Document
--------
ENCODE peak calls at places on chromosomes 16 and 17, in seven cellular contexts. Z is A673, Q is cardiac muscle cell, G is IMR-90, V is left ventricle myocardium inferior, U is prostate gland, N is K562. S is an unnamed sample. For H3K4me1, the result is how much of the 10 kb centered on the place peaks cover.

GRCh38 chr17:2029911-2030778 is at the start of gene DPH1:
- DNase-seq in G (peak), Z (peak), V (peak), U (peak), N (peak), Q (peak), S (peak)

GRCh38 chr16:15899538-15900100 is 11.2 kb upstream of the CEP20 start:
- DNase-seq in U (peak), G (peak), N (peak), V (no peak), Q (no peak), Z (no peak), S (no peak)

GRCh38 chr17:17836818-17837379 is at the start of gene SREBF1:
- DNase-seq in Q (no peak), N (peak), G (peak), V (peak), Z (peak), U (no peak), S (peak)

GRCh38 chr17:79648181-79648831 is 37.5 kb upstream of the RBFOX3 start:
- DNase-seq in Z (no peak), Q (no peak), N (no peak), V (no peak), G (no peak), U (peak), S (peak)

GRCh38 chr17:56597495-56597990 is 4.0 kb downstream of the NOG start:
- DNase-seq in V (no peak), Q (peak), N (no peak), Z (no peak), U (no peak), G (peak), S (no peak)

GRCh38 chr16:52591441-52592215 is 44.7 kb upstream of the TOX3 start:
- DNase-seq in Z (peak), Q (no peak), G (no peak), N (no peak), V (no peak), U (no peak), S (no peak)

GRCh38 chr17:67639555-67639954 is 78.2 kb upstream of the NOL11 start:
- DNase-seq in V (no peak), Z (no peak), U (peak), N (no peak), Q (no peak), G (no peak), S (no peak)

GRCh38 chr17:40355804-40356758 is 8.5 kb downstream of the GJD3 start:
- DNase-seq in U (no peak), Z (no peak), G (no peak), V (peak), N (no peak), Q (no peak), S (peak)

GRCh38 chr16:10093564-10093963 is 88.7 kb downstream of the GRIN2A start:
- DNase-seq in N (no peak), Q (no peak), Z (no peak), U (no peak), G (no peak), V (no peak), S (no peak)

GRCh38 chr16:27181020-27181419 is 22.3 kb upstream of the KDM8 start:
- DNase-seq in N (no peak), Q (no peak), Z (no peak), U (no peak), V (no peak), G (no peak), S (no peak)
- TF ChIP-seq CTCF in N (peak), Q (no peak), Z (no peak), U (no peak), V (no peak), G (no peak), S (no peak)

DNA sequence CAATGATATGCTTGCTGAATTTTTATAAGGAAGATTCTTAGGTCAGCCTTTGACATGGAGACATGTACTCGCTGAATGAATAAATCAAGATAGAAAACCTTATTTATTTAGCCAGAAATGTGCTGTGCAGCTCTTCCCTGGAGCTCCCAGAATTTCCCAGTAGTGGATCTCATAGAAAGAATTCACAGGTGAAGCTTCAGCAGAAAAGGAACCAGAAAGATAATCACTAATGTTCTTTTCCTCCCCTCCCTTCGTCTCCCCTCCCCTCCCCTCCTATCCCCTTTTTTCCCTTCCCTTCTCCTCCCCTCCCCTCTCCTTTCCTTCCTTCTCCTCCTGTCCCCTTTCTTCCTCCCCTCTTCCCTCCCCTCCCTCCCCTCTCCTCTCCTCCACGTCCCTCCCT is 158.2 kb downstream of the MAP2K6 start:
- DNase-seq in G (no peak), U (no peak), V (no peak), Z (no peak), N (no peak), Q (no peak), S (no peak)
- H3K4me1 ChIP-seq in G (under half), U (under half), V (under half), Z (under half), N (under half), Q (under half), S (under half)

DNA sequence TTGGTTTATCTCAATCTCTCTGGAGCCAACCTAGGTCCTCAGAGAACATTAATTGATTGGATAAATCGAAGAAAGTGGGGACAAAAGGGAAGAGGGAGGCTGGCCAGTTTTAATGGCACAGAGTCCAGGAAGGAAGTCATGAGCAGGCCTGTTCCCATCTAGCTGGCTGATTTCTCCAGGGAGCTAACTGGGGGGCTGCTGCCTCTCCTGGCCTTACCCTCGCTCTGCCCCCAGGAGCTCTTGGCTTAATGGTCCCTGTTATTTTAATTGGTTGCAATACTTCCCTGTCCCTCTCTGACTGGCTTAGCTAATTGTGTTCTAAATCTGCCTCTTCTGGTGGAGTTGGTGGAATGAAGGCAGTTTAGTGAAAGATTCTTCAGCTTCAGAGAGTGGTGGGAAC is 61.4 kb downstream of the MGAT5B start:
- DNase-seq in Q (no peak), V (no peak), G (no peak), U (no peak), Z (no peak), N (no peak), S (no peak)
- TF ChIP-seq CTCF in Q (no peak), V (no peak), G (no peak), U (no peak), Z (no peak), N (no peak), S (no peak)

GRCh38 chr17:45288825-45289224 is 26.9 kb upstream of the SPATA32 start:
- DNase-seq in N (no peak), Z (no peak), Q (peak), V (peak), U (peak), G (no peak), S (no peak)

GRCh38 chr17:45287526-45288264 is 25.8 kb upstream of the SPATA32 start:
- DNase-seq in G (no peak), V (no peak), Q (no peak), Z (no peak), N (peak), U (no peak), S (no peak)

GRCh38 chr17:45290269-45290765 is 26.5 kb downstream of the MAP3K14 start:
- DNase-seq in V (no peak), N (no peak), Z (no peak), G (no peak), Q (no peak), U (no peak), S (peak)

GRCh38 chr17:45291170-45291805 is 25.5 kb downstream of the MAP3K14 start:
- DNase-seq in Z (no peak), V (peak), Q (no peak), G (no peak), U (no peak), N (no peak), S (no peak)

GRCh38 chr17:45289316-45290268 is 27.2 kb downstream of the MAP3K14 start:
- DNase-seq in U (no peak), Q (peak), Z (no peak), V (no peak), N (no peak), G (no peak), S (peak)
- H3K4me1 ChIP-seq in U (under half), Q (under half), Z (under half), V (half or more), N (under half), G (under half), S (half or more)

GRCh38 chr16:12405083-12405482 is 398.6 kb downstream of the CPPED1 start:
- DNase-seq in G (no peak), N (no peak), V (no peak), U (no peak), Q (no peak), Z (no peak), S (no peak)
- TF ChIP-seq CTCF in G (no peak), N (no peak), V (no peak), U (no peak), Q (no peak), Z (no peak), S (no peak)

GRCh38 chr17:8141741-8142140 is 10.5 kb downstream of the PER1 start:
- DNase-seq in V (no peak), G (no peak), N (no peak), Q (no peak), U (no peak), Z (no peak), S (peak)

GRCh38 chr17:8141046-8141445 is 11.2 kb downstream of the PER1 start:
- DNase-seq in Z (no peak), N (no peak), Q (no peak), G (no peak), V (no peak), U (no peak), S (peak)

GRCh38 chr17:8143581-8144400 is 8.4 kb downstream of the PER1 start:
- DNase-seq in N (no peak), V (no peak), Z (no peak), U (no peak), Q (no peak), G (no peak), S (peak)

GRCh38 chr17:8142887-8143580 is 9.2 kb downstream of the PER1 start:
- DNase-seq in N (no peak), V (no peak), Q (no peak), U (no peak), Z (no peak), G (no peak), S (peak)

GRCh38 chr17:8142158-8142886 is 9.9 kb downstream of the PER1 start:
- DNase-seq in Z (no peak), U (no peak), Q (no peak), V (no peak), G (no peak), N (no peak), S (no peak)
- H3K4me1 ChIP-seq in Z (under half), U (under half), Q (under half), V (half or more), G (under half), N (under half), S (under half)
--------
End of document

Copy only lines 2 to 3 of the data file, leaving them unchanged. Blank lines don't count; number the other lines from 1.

GRCh38 chr17:2029911-2030778 is at the start of gene DPH1:
- DNase-seq in G (peak), Z (peak), V (peak), U (peak), N (peak), Q (peak), S (peak)